Regulating greed over time
Speaker: Stefano Tracà, doctoral candidate, Massachusetts Institute of Technology, Cambridge, MA, USA.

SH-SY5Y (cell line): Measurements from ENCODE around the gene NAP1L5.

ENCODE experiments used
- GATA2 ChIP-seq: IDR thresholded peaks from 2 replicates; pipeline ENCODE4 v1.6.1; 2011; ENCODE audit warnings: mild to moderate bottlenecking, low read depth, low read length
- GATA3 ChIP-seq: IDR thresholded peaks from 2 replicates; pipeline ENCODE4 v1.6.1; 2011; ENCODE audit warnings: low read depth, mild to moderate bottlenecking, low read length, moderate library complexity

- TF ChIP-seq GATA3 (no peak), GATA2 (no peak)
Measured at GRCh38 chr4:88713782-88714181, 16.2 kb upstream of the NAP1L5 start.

Abstract: In retail, there are predictable yet dramatic time-dependent patterns in customer behavior, such as periodic changes in the number of visitors, or increases in visitors just before major holidays (e.g., Christmas). The current paradigm of multi-armed bandit analysis does not take these known patterns into account, which means that despite the firm theoretical foundation of these methods, they are fundamentally flawed when it comes to real applications. This work provides a remedy that takes the time-dependent patterns into account, and we show how this remedy is implemented in the UCB and ε-greedy methods. In the corrected methods, exploitation (greed) is regulated over time, so that more exploitation occurs during higher reward periods, and more exploration occurs in periods of low reward. In order to understand why regret is reduced with the corrected methods, we present a set of bounds that provide insight into why we would want to exploit during periods of high reward, and discuss the impact on regret. Our proposed methods have excellent performance in experiments, and were inspired by a high-scoring entry in the Exploration and Exploitation 3 contest using data from Yahoo! Front Page. That entry heavily used time-series methods to regulate greed over time, which was substantially more effective than other contextual bandit methods.